My perception of minimums and thresholds changed after reading this piece. If it needed to be funneled into a single line, one stands out: “Big picture wise, you want to play with the odds, not against the odds.” In this case, the odds mean siding with prospects who possess the measurements that are successful in a specific scheme deployed by the team. So narrowing the group of prospects down theoretically could improve evaluations.
An example is the Seattle Seahawks at cornerback. The last seven outside corners Seattle drafted all possess arms 32-inches or longer. How can this impact their evaluation process? At the Senior Bowl, of the 11 or so prospects on the roster who were listed at corner, six had arms 32-inches or longer (or 31 7/8). So, the Seahawks (among other teams) go from focusing on 11 outside CB prospects down to six, theoretically improving the evaluations of that group with more time spent. Now, the others who project to the slot will be evaluated separately, but you get my point. In fact, the Seahawks believe in this method so much that they moved Tre Flowers from safety to corner, and he ended up starting as a rookie.
Other teams don’t take it as far as to eliminate prospects completely but link certain tests with specific positions. Like the 3-cone drill for Patriots’ corners.
Will this mean some teams miss on quality players who do not fit within the parameters? Absolutely, but these decision makers are banking on good process to win in the end.
I touched on this in the opening few paragraphs, but let’s expand on the idea of understanding the totality of an athletic profile. Combine results are often cited as individual figures. The forty-yard dash has been considered the “universal measurement” for decades.
What if there was a better way? What if we recognized that the forty is just one of seven or eight or nine meaningful results, and a potentially better way of interpreting athleticism is through a composite score which factors in outcomes along with weight.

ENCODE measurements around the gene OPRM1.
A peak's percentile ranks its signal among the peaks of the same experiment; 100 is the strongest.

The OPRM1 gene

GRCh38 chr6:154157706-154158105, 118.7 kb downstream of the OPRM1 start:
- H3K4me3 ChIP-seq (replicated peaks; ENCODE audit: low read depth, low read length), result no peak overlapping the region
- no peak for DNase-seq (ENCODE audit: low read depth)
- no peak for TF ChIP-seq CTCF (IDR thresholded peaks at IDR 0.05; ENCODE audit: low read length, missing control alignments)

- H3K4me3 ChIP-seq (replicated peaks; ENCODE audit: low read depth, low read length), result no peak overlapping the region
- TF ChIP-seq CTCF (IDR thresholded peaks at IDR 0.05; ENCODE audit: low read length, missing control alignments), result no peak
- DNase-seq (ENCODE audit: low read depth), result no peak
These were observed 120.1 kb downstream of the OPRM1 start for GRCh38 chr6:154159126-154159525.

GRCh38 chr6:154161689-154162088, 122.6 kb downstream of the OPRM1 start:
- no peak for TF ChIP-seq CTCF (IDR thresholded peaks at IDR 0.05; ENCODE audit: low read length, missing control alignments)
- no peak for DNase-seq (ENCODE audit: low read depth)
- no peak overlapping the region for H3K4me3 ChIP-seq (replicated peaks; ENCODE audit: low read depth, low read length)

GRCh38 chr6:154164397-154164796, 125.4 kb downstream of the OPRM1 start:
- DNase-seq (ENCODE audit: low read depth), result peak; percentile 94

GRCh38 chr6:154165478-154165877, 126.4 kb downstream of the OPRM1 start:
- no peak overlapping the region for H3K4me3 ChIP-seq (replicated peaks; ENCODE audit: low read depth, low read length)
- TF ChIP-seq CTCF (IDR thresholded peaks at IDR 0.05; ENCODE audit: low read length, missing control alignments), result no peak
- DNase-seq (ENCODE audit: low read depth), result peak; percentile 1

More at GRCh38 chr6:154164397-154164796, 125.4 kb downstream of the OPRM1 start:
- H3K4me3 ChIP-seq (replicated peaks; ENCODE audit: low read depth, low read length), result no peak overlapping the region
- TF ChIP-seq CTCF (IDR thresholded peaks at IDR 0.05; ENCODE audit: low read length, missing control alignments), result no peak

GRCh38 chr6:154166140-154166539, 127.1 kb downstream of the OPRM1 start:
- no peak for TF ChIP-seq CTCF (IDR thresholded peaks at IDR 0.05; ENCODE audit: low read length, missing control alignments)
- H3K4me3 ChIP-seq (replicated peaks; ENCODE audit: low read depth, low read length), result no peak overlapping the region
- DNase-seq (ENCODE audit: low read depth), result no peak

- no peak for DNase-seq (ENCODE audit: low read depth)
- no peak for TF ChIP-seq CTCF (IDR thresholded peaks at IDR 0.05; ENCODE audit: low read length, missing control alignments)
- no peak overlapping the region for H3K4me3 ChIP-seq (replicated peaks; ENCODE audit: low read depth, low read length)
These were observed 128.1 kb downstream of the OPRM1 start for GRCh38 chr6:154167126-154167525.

SPARQ is the best example, and Zach Whitman has years and years, thousands and thousands of scores built up in his database so prospects each year can be compared to their predecessors. Great scores obviously stand out, but it is important to note that an average NFL athlete is not a negative. So don’t immediately knock a prospect for testing in the 48th percentile. Instead, acknowledging non-NFL caliber athleticism might be most important. Whenever I discuss a player’s athleticism, I am referencing these scores rather than just their forty time.
A composite score combines all measurements and factors in weight, as a 230-pound running back recording a 41-inch vertical jump is more impressive than a 205-pound running back producing the same result. The same can be said for a 278-pound edge rusher’s 3-cone of 7.37 seconds vs a 250-pound pass rusher doing the same.
I love these composite scores. I can't tell you what percentage of the evaluation it makes up for me. In fact, it might be a sliding scale. An extraordinary score for a high round pick confirms my confidence. And towards the end of the process I geek out when pro day numbers come in, completing profiles, and going through the top 15 or so at each position in the hopes of finding someone who has slipped through the cracks. These have hit in the past.
Overall, I care most about top testers at EDGE and DL. These players often operate in one of the few true 1 on 1 matchups on the field. In its simplest form, wouldn’t an extreme athletic advantage be a leg up in that scenario? For that same reason, offensive linemen’s athleticism piques my interest as well.
Again, let’s stop clinging on to single forty times when explaining a player’s athleticism. Instead, cite composite scores as other tests can be equally important.
What History Tells Us